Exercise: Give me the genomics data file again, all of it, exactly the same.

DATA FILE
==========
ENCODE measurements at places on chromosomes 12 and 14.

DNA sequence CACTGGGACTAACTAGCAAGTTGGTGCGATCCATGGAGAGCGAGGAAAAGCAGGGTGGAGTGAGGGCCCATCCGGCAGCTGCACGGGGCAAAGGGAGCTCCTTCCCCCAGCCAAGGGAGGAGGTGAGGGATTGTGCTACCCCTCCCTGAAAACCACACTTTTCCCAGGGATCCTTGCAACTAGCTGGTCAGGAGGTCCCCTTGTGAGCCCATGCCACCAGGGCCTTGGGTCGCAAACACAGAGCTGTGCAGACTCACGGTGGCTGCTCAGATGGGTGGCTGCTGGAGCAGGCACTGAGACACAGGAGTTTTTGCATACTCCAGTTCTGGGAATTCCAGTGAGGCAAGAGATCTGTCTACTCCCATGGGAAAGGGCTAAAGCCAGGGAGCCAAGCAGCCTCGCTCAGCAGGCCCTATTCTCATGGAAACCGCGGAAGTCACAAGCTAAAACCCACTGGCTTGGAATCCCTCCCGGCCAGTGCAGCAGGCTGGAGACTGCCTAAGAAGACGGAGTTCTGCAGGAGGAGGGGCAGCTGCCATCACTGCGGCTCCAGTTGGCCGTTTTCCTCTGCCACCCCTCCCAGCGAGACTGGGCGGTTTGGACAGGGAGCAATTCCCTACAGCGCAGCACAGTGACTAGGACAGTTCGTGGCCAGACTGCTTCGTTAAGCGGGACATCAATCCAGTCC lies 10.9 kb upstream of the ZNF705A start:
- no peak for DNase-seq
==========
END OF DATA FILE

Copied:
ENCODE measurements at places on chromosomes 12 and 14.

DNA sequence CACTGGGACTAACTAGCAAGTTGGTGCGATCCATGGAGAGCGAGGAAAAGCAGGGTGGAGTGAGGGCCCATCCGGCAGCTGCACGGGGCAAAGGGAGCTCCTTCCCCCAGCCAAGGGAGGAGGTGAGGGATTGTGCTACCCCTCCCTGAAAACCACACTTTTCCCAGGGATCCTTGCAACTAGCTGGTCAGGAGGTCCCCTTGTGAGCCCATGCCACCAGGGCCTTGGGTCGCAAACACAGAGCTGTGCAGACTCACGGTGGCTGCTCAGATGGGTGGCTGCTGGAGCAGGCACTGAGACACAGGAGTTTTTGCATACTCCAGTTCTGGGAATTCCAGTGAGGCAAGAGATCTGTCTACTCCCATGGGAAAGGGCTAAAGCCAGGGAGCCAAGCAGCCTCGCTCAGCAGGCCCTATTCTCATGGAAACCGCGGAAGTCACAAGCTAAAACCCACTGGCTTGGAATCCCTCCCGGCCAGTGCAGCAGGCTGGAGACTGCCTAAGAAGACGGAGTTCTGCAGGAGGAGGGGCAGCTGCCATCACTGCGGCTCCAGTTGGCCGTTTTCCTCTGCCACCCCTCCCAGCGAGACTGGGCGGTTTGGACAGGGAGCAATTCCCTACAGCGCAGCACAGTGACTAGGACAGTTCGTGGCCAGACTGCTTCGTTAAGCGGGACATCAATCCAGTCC lies 10.9 kb upstream of the ZNF705A start:
- no peak for DNase-seq